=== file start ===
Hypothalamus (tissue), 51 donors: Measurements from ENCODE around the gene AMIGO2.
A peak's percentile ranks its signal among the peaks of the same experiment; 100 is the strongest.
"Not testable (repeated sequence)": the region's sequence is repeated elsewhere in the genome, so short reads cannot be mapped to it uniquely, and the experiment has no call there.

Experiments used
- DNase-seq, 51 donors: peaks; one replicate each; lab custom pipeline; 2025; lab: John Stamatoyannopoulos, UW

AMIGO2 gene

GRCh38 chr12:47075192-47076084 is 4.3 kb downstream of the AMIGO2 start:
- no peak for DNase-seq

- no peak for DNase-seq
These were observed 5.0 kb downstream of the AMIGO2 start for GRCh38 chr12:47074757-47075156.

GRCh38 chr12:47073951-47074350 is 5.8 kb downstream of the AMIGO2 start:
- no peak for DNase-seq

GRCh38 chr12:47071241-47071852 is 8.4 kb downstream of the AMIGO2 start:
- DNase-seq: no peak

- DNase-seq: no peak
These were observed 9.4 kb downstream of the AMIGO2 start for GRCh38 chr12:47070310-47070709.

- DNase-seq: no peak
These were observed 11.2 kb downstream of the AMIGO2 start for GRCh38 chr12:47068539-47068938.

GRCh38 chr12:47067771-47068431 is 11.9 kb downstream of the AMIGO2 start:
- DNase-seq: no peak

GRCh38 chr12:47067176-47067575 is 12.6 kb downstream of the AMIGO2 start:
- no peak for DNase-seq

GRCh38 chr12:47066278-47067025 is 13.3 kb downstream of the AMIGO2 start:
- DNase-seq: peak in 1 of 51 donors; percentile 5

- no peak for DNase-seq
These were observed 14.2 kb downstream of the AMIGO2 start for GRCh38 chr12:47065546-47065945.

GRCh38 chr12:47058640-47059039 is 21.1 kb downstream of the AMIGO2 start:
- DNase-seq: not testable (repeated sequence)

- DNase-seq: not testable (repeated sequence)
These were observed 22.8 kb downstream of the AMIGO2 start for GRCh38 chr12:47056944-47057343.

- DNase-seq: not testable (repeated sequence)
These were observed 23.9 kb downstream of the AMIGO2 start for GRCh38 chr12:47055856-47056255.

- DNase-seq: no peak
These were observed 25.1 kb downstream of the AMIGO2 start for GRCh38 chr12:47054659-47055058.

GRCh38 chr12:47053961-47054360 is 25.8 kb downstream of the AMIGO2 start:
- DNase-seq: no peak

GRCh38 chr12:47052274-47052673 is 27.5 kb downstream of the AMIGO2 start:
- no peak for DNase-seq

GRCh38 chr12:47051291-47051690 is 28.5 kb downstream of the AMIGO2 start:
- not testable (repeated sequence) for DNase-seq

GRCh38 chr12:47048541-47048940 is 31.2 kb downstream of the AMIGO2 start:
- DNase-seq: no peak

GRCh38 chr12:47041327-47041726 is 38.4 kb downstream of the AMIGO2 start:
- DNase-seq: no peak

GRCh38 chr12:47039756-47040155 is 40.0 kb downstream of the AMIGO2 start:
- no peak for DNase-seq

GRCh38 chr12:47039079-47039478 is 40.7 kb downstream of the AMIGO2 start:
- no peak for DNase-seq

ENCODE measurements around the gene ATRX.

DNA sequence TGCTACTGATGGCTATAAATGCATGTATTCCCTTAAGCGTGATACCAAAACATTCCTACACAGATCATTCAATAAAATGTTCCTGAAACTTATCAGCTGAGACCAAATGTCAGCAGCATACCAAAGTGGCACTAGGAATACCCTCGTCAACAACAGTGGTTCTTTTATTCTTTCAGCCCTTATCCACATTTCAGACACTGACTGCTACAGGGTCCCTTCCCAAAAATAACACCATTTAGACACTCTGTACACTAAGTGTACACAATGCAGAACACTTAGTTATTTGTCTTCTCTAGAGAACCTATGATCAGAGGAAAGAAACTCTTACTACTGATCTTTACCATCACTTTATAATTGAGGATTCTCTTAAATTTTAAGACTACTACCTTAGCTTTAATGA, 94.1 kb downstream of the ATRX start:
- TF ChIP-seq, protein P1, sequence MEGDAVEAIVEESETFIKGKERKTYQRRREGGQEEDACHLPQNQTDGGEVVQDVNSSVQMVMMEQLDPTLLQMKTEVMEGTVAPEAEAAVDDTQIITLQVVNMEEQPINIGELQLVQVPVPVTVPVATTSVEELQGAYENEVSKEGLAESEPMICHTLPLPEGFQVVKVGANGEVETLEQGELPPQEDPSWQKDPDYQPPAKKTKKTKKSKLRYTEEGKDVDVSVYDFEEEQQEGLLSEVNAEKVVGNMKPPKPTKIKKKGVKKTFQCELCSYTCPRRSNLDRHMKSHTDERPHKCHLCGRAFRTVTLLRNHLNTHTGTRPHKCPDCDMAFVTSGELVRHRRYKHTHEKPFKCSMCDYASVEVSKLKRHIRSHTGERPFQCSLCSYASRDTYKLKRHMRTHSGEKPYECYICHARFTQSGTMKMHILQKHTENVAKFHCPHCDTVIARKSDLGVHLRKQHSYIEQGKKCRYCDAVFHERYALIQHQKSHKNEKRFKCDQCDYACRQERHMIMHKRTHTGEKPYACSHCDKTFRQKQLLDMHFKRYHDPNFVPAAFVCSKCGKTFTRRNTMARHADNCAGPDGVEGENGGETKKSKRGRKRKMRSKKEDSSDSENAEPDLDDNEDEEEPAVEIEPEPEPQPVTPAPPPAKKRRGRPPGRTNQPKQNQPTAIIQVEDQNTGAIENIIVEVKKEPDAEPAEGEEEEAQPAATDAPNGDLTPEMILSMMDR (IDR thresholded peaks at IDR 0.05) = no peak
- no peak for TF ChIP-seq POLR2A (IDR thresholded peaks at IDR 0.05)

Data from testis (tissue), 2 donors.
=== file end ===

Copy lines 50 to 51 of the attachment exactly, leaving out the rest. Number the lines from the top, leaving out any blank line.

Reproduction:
DNA sequence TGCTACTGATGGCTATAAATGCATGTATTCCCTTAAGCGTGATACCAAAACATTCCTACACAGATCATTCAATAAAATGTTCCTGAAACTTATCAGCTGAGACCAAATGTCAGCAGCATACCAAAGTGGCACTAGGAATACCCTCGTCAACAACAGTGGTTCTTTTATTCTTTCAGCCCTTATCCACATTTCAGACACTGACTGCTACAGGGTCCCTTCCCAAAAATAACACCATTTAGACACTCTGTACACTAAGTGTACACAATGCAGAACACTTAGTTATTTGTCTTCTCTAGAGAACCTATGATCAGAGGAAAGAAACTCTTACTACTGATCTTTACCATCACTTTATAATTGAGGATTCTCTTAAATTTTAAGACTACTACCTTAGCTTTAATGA, 94.1 kb downstream of the ATRX start:
- TF ChIP-seq, protein P1, sequence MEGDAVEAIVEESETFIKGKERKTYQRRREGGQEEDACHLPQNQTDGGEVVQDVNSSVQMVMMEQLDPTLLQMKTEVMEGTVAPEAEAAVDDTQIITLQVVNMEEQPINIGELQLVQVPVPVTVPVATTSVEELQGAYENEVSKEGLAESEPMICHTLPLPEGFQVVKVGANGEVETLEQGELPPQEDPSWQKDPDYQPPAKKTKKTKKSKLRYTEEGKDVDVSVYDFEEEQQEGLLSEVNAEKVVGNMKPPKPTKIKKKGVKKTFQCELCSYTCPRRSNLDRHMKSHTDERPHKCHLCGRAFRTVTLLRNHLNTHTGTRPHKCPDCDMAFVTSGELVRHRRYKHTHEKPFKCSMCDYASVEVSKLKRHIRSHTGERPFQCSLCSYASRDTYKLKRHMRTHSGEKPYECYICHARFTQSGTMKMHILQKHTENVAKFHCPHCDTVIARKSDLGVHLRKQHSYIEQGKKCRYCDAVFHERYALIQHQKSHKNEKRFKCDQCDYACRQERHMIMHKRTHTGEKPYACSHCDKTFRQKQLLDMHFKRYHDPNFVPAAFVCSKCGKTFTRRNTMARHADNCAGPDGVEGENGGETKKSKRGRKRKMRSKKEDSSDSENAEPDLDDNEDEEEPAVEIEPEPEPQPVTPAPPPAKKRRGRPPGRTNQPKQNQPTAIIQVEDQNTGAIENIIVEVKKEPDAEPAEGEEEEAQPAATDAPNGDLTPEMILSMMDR (IDR thresholded peaks at IDR 0.05) = no peak